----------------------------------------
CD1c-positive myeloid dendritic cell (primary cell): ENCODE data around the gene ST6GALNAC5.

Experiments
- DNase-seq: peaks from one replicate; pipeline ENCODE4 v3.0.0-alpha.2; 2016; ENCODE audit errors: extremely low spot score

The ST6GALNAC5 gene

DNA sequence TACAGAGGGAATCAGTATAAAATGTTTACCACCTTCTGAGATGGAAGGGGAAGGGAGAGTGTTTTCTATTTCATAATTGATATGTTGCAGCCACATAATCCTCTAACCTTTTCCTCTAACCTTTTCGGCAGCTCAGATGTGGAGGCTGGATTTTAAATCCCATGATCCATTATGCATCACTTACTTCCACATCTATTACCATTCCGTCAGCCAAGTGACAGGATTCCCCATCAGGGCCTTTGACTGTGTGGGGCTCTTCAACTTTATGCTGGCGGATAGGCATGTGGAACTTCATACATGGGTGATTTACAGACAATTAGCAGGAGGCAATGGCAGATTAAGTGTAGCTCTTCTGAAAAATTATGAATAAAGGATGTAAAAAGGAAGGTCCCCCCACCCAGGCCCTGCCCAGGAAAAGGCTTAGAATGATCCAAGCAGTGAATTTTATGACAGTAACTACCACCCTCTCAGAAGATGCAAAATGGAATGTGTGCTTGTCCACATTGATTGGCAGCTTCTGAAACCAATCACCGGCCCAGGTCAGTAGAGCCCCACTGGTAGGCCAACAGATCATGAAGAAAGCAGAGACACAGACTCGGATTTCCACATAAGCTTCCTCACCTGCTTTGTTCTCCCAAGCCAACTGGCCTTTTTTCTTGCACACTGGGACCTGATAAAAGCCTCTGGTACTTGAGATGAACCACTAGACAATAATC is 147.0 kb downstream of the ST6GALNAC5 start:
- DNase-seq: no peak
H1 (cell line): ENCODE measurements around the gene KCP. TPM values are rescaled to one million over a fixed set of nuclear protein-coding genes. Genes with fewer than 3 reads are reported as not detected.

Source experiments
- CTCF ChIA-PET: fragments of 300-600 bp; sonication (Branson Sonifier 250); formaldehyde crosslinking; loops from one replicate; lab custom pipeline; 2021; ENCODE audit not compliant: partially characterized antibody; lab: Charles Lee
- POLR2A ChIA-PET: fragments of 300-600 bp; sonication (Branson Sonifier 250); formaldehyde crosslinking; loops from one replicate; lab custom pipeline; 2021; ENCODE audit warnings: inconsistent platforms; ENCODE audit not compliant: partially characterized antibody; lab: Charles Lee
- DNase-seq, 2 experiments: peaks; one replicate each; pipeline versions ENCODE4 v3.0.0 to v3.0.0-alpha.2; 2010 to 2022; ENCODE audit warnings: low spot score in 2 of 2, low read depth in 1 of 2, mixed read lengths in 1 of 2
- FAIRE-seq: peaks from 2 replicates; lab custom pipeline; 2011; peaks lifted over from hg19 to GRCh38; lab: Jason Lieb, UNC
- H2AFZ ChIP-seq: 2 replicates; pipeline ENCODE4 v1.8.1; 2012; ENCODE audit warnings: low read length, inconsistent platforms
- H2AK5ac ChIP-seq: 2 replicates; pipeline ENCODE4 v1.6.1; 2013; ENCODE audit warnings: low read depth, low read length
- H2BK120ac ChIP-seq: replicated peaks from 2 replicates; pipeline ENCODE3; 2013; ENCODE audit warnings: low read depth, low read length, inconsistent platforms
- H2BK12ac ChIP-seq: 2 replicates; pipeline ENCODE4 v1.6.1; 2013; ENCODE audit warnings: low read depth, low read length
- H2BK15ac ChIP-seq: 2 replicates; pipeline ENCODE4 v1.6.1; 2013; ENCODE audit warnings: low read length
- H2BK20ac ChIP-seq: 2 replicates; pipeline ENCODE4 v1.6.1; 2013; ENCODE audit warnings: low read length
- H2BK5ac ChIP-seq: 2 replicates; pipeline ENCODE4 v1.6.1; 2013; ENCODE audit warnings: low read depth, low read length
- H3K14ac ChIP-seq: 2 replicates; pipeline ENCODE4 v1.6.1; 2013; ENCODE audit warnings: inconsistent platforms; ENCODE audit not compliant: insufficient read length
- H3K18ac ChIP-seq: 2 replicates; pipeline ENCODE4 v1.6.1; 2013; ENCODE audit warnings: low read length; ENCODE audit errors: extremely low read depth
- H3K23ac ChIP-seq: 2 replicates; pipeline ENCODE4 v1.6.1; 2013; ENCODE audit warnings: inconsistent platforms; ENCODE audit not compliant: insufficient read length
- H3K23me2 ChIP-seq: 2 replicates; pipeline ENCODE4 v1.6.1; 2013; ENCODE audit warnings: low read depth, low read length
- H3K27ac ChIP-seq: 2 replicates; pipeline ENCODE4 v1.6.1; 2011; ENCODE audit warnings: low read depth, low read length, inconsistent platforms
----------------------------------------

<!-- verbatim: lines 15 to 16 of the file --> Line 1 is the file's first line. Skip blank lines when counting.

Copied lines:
- H2BK120ac ChIP-seq: replicated peaks from 2 replicates; pipeline ENCODE3; 2013; ENCODE audit warnings: low read depth, low read length, inconsistent platforms
- H2BK12ac ChIP-seq: 2 replicates; pipeline ENCODE4 v1.6.1; 2013; ENCODE audit warnings: low read depth, low read length